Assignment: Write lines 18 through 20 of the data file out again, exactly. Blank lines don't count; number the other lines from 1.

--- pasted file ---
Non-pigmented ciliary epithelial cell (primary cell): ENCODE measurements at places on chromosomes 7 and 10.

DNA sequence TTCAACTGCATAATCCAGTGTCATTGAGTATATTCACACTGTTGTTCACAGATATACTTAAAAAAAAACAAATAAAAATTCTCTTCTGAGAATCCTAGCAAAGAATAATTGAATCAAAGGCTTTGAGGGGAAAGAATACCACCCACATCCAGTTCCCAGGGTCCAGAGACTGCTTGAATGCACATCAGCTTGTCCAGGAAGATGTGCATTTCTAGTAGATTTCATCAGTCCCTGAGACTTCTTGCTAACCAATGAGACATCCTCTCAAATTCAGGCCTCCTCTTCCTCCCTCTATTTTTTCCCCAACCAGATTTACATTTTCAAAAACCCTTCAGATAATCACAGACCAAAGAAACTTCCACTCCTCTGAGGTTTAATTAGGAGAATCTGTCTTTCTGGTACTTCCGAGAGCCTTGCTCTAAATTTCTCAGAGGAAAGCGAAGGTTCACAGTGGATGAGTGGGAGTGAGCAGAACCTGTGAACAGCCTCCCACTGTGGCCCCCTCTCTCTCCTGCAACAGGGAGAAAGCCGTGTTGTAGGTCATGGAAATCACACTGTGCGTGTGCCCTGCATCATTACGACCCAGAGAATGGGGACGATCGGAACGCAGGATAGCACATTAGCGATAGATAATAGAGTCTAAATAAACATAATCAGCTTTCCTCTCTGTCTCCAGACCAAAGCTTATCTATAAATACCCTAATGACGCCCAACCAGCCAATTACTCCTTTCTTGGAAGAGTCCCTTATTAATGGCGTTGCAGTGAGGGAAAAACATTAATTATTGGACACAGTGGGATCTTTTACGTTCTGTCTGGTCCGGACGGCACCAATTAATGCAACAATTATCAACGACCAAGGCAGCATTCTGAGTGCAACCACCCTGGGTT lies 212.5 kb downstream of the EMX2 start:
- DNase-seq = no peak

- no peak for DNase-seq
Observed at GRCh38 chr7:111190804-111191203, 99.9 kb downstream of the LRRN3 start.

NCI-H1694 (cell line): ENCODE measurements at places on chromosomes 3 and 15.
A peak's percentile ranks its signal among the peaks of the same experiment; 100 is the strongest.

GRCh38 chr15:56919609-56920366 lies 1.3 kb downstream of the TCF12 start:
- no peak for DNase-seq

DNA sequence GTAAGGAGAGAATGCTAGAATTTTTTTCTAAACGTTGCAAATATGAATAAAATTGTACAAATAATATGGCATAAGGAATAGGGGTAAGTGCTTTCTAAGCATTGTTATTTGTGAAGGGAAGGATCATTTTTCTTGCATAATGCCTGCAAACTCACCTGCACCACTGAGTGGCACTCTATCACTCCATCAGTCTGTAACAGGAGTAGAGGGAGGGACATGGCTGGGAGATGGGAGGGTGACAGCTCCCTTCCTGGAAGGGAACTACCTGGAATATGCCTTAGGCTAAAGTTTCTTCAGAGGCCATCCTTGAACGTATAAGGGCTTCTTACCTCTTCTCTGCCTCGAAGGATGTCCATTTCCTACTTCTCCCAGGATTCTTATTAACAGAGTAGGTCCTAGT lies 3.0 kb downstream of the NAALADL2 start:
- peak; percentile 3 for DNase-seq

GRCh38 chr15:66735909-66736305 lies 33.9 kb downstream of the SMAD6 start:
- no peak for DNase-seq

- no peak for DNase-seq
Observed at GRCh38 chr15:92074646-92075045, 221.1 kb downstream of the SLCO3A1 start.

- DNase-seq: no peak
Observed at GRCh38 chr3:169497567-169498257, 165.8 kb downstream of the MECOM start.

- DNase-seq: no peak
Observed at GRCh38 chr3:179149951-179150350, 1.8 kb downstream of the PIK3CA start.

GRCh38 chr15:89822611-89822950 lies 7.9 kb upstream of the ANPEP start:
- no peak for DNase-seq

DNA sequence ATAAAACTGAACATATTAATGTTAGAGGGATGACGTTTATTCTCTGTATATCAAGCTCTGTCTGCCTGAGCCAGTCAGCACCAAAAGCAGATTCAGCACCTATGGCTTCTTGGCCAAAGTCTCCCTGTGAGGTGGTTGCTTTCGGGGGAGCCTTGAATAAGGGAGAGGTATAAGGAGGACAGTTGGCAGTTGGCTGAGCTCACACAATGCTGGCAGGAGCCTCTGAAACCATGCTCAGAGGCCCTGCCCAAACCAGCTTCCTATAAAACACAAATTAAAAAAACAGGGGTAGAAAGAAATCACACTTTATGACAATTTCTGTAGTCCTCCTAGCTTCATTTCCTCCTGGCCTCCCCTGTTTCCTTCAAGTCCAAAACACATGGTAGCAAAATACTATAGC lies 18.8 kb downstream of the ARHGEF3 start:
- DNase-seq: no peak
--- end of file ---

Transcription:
- DNase-seq: no peak
Observed at GRCh38 chr3:179149951-179150350, 1.8 kb downstream of the PIK3CA start.

GRCh38 chr15:89822611-89822950 lies 7.9 kb upstream of the ANPEP start: